Linspire-Based Freespire Announces "Entirely New Direction" With Cloud Apps...
Written by Michael Larabel in Operating Systems on 30 July 2021 at 08:50 PM EDT. 14 Comments
OPERATING SYSTEMS --
What started off as Lindows twenty years ago as an easy-to-use Linux-based operating system with great Wine integration and easy application support but then changed to Linspire following a Microsoft lawsuit has had quite a journey. PC/OpenSystems LLC revived Linspire after a multi-year gap following the closure of Xandros and since then it's been a rather peculiar platform. Today they are now shifting focus once again.

Linspire was resurrected in 2018 by its current owners. Since then their flagship Linspire and the free software focused Freespire has been pushing out as an Ubuntu-based distribution. They have also made bold claims along the way such as claiming to be the #1 Linux distribution for new/intermediate/power users and and being the "most meticulously designed and engineered FOSS desktop on the market today".


Linspire back in 2005, around the first time I tried it post-Lindows.


What's next for the Linspire/Freespire story? Today they announced "an entirely new direction for our distribution products, Freespire, Linspire and Xandros." What is this "entirely new direction"? They are now embracing cloud apps. Seemingly endorsing the likes of Google and Microsoft cloud products for use on their distribution... It doesn't appear the distribution is working on any cloud apps of their own but just so far some vague communication around this new direction of cloud apps, which are certainly accessible from any Linux distribution with a modern web browser. There is no mention of any new desktop-level innovations or changes to enhance the integration of cloud apps, just basically that they endorse the idea of cloud apps that have already been happening now for numerous years.

This blog post by PC/OpenSystems' Roberto Dohnert confirms their focus to "now offer cloud apps for the tasks of office suites, calendar, e-mail, and online storage" such as those from Google and Microsoft. The reasons expressed are less resources and smaller ISOs, cloud apps running better on dated hardware, a "smaller attack surface", and similar reasons.


The first Freespire beta back in 2006.


While Freespire is part of this "new direction", the distribution isn't including any cloud apps. Besides those apps being in the "cloud", their announcement notes "since this is Freespire, our community-support build, we did not incorporate anyone’s (read: Google, Microsoft) specific web apps into the distribution." Not that cloud apps are included on any Linux distribution ISOs since - after all - they are in the "cloud" and usually just a browser shortcut.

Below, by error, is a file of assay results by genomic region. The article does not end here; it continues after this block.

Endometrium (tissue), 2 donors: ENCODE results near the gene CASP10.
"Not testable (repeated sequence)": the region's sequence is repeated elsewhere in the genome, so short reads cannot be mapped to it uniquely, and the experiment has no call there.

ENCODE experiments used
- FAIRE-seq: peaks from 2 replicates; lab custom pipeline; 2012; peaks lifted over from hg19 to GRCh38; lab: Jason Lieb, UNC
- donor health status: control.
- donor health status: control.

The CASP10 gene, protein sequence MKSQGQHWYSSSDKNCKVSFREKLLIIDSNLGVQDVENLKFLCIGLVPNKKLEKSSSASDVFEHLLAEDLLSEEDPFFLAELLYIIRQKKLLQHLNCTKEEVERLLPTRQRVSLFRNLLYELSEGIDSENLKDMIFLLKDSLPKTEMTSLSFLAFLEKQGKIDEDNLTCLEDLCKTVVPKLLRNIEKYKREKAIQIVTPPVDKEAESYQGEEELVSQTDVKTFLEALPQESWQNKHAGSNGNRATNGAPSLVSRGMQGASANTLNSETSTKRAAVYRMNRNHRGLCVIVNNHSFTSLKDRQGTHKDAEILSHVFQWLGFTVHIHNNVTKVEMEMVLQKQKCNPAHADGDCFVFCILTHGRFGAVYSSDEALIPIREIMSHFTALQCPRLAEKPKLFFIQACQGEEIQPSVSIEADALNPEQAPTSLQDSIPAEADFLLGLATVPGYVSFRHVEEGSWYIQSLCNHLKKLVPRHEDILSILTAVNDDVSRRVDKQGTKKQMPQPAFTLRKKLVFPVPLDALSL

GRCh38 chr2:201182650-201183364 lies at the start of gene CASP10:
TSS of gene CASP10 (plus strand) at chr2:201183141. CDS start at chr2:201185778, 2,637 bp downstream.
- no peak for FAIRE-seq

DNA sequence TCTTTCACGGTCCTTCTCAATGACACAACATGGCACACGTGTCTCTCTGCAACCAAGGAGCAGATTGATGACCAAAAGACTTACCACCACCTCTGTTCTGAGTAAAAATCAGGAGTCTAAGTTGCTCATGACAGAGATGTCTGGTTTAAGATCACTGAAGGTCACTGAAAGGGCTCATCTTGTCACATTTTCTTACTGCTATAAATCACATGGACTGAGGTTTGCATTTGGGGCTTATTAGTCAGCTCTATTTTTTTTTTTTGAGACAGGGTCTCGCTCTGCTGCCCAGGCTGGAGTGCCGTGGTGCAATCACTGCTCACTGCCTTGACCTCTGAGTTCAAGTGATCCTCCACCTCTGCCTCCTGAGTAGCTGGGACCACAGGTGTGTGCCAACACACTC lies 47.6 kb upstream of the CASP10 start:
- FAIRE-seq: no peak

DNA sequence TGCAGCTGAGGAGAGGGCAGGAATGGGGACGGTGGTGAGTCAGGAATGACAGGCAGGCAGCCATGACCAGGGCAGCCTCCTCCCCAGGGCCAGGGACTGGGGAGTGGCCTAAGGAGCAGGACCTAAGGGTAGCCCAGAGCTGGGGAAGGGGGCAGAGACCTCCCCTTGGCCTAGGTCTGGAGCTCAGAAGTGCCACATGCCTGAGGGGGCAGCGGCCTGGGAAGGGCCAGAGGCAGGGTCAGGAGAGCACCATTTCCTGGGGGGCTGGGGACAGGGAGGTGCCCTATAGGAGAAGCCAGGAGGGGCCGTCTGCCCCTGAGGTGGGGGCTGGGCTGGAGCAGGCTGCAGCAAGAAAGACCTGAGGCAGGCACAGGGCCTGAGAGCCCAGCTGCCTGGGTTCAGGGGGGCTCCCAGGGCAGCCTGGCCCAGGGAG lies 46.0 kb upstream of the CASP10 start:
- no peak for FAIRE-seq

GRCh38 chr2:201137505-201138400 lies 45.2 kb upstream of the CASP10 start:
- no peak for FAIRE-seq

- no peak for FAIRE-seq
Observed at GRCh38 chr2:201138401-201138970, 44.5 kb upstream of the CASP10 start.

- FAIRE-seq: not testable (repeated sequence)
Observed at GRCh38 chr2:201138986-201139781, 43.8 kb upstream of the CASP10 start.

Meanwhile in the aforelinked blog post it notes that with the next Linspire release under this new cloud focus there will be "all of Googles services. Docs, Gmail, Google Drive, Google Calendar, Google Keep, YouTube, Google Maps and Weather.com. Local apps will include Chrome, IceSSB, Video Player, Rhythmbox, Games, Shotwell and Krita. It will include all proprietary multimedia codecs and DVD/Blu-Ray support."

While going for this "entirely new direction", Linspire/Freespire does remain a "full featured desktop OS" with various software applications and all of the software available through the Ubuntu archive.


Freespire 7.7 in 2021.


The new Freespire 7.7 release remains based on Ubuntu 20.04 LTS while now pulling in the latest Chrome 92 web browser, setting DuckDuckGo to be the default search engine, Caja as the default file manager, and other application level changes/defaults.

Should you be curious and wanting to learn more or download the distribution, visit Freespire.net for today's 7.7 announcement.
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Michael Larabel is the principal author of Phoronix.com and founded the site in 2004 with a focus on enriching the Linux hardware experience. Michael has written more than 20,000 articles covering the state of Linux hardware support, Linux performance, graphics drivers, and other topics. Michael is also the lead developer of the Phoronix Test Suite, Phoromatic, and OpenBenchmarking.org automated benchmarking software. He can be followed via Twitter or contacted via MichaelLarabel.com.

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